Our first stop in Estelí was Funarte, a nonprofit nongovernmental organization built around the idea of giving young children a chance to express themselves through art while learning how to work together to create murals. Children have free weekly painting workshops and work in groups to design and paint murals throughout the city. The group learned about the history and operations of Funarte from both the current director and a former art student who now works for the organization. As we drove through the city, we saw the work of Funarte in the beautiful, brightly colored murals found on almost every street. We ended the evening with a meal at a well-known Cuban restaurant and then a bit of nightlife and dancing.

On our second day in Estelí we were greeted by a vibrant parade and art festival around the central park. It was a joy to watch and hear the bands and dancers march past as we made our way to our next lecture. The merriment of the street festival however did not last as we made our next next stop at La Galería de Héroes y Mártires.  La Galería is a museum dedicated to the thousands of people killed during the Revolution and the Contra War.  While there we heard the stories and testimonies of three mothers whose children were tortured and killed during the Revolution and the Contra War. The content of this lecture was by far the most difficult the students have heard thus far. The mothers tearfully recounted many graphic and horrific details about the violent deaths of their sons and daughters. While we knew that this information would be difficult for the students to hear, it is an important part of understanding the country’s history and struggle for freedom and self-determination.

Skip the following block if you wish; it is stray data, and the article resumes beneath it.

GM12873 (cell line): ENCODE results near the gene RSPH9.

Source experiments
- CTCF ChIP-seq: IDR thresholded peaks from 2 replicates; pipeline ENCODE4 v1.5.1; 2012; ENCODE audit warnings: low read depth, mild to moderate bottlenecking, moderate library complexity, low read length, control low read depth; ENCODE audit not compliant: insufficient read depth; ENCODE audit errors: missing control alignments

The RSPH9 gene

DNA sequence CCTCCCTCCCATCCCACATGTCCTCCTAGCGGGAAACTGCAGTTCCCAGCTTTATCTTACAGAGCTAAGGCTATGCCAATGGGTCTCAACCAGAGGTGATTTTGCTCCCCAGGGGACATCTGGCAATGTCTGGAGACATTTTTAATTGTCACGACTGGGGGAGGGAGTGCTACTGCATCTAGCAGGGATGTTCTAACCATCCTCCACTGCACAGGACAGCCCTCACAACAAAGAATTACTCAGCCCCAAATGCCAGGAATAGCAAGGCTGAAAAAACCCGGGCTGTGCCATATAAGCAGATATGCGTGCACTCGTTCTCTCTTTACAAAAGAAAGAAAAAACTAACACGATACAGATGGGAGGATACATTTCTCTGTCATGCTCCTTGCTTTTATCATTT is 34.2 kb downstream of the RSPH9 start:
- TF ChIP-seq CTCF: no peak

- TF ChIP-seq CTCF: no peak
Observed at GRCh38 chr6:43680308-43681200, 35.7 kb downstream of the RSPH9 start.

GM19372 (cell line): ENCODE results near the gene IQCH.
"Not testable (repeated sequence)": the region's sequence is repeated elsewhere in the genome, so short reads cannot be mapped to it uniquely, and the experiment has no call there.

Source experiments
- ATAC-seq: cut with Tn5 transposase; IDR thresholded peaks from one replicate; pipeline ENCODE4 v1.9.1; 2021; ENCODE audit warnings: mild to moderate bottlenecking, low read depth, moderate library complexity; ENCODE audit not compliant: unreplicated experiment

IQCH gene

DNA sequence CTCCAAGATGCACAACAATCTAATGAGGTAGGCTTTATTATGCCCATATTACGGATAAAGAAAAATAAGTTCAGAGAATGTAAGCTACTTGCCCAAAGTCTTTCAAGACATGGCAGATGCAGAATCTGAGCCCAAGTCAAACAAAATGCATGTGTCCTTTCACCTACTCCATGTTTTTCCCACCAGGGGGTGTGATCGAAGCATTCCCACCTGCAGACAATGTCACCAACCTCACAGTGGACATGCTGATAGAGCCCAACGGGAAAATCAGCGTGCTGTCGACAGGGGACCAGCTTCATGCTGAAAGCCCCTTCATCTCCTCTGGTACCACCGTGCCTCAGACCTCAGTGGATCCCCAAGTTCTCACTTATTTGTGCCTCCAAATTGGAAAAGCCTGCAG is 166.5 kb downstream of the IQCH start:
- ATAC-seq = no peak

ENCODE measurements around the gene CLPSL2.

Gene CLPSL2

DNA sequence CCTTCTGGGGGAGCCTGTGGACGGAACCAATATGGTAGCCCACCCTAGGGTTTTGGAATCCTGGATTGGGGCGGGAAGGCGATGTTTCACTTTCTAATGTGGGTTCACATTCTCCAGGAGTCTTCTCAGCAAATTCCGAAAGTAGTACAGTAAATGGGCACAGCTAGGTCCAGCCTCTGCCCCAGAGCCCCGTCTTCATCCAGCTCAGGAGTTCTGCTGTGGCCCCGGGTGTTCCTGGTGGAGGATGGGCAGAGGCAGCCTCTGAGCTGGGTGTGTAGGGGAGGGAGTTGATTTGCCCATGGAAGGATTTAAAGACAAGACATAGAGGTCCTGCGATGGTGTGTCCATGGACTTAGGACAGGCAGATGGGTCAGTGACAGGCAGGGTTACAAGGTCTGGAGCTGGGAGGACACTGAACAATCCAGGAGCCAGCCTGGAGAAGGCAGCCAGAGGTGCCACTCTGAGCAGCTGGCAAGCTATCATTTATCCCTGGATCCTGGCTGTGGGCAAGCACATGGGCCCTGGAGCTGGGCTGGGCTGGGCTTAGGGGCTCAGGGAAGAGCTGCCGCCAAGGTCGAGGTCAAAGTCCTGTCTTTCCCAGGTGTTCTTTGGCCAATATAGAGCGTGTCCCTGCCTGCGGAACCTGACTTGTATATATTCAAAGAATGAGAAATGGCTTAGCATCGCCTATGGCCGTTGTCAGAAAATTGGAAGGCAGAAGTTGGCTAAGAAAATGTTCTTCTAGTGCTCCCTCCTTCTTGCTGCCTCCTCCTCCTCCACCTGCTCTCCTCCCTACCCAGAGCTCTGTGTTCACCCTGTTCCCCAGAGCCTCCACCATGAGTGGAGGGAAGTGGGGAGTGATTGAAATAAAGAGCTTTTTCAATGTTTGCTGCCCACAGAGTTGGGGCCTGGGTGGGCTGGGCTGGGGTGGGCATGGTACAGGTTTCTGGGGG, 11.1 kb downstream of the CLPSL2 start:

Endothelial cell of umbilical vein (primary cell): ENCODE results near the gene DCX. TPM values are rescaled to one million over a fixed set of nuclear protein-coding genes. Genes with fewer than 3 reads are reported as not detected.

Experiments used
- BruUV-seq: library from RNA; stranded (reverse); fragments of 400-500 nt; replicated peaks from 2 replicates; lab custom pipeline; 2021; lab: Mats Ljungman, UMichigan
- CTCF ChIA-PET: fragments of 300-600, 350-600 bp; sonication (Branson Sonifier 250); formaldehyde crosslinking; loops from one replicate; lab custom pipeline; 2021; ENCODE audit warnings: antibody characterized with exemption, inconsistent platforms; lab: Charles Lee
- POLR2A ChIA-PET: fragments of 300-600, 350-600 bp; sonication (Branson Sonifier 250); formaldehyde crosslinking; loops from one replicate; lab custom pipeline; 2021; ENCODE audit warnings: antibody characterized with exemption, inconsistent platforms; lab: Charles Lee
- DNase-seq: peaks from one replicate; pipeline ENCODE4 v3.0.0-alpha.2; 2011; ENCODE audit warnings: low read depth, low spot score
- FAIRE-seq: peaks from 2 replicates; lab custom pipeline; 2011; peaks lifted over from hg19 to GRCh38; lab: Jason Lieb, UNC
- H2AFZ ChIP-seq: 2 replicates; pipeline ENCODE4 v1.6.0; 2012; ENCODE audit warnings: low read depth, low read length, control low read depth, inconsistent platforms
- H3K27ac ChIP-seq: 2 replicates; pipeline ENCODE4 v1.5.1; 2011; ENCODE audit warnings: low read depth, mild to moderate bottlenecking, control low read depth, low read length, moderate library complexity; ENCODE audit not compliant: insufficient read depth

After such a heavy morning the students had some time to explore the city and enjoy the art festival before visiting a paper making cooperative named Las Mujeres Ambientalistas [women environmentalists]. What is unique about this co-op is that it is run by women and was created for women who were either abused or on their own and needed a safe place to work. Using recycled paper and organic matter collected throughout the community, the women create products such as journals, bookmarks, photo frames and cards, which are sold in the shop on the property or at other locations such as local art festivals. The students were given a brief history of the co-op and then a demonstration of the paper-making process. From there we headed back to the hotel for dinner and relaxation.